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Health economics

Health economics of factor VIII products

In the era of budget constraints in which we live, it is necessary to make decisions on how to allocate the limited available resources, and to establish priorities in the management of haemophilia patients. This article looks at health economic evidence

Luciana Scalone CHARTA Foundation, Milan, Italy Research Centre on Public Health (CESP), University of Milan-Bicocca, Monza, Italy Lucia S D’Angiolella CHARTA Foundation, Milan, Italy Lorenzo G Mantovani CHARTA Foundation, Milan, Italy Department of Clinical Medicine and Surgery, University Federico II of Naples, Naples, Italy

Over the years, management of haemophilia has allowed the sensitive prolongation of patients’ life expectancies, and is now mainly focused on reducing the occurrence and severity of orthopaedic impairment and on improving patients’ quality of life (QoL).1–3

However, the complex nature of the disease and related consequences, such as the impairment of orthopaedic function and the several aspects related with replacement treatment (for example, effectiveness, risks and high cost), contribute to complicating the decision- making process4,5

and to absorbing huge 30

amounts of socio-economic and human resources. The situation becomes even more complex when haemophilic patients develop inhibitors against the replacement treatment with coagulation factor concentrates, which compromises the mainstay of treatment.6,7 Furthermore, in the era of budget constraints in which we live, it is necessary to make decisions on how to

allocate the limited available resources, and to establish priorities. In particular, replacement treatment with coagulation factor concentrates is a main cause of increase of healthcare costs attributable to haemophilia, contributing up to 95–99% of total costs, especially when used for prophylaxis8,9

or to manage patients with

inhibitors, who need higher dosages of factor FVIII/IX or bypassing agents.7 Although replacement treatments have been largely adopted in at least high- income countries, the high cost of coagulation factor concentrates could actually constitute a barrier to the widespread acceptance of treatment, especially for the prophylaxis regimen.5,10 In this regard, the ESCHQoL Study,10


which 21 European countries and approximately 1400 haemophilia A and B patients were involved, showed interesting trends of haemophilia care provision. The countries participating in the project were grouped into three regions, according to per capita amount of clotting factor used. Both paediatric and adult patients in region 3 (where < 2 IU per capita of clotting factor were used) had median numbers of three and eight joint bleeds, respectively, and worse joint scores, compared to those in region 1 (>5UI per capita used), where zero and one bleed, respectively, were registered. Prophylactic treatment was used in only 31% of children and 9% of adults with severe haemophilia in region 3, compared to 94% and 54%, respectively, in region 1.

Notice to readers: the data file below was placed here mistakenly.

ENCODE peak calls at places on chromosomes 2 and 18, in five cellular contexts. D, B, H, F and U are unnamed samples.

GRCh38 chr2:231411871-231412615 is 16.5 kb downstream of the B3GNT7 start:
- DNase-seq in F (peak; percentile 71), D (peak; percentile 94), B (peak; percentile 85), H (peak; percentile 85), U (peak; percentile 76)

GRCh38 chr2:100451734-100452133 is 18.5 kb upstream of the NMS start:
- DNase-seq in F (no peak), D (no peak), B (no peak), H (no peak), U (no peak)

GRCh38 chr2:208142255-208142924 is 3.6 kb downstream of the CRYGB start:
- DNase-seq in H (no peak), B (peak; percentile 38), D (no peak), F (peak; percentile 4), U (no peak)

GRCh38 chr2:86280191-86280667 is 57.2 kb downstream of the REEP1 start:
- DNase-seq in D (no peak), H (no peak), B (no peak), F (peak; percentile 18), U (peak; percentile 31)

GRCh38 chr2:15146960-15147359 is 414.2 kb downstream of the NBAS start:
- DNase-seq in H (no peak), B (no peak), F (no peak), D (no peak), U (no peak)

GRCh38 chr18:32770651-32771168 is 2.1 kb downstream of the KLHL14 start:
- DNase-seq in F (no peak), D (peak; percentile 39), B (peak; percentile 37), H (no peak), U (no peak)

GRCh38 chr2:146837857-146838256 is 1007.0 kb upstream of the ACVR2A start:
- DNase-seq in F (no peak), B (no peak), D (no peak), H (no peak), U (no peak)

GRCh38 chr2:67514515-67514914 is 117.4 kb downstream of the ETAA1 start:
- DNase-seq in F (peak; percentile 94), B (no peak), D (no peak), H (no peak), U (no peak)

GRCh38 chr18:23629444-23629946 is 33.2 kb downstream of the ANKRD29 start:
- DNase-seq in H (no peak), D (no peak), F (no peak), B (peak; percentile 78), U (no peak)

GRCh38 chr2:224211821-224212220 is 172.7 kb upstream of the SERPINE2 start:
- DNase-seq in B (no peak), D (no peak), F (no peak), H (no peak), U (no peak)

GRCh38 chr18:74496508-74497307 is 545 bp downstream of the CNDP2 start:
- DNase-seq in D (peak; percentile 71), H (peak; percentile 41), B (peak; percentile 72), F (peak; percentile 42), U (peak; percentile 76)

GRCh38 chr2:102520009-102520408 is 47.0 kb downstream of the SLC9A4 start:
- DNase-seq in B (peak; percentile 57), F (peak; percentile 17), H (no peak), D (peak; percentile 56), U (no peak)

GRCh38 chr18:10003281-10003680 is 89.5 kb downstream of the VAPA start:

Costs and outcomes in haemophilia The high costs attributable to haemophilia and its management have stimulated increasing attention and have promoted the conducting of several studies in the various healthcare systems, with the aim of estimating the socio- economic impact and cost effectiveness of the available treatment options for haemophilia patients with different characteristics and needs. For instance, among the research studies conducted in recent years, a cost-of-illness study carried out in Italy, COCHE,3


the socio-economic impact and QoL among adult moderate and severe patients with haemophilia A and B, without inhibitors. Eighty-six percent of the 232 patients (mean age = 37 years) enrolled in the study had haemophilia A, 72% of whom were severely affected. At baseline, 32.6% of the patients were treated prophylactically, while the others were treated on-demand. Overall, the treatment with coagulation factor concentrates cost €8800 per patient per month. However, when stratifying according to treatment regimen, patients on demand cost on

The results obtained from this first large European study show a clear gradient regarding the joint scores and per capita dose of clotting factor used in the different regions of residence, making residence in a low-dose region a prominent risk factor for arthropathy.

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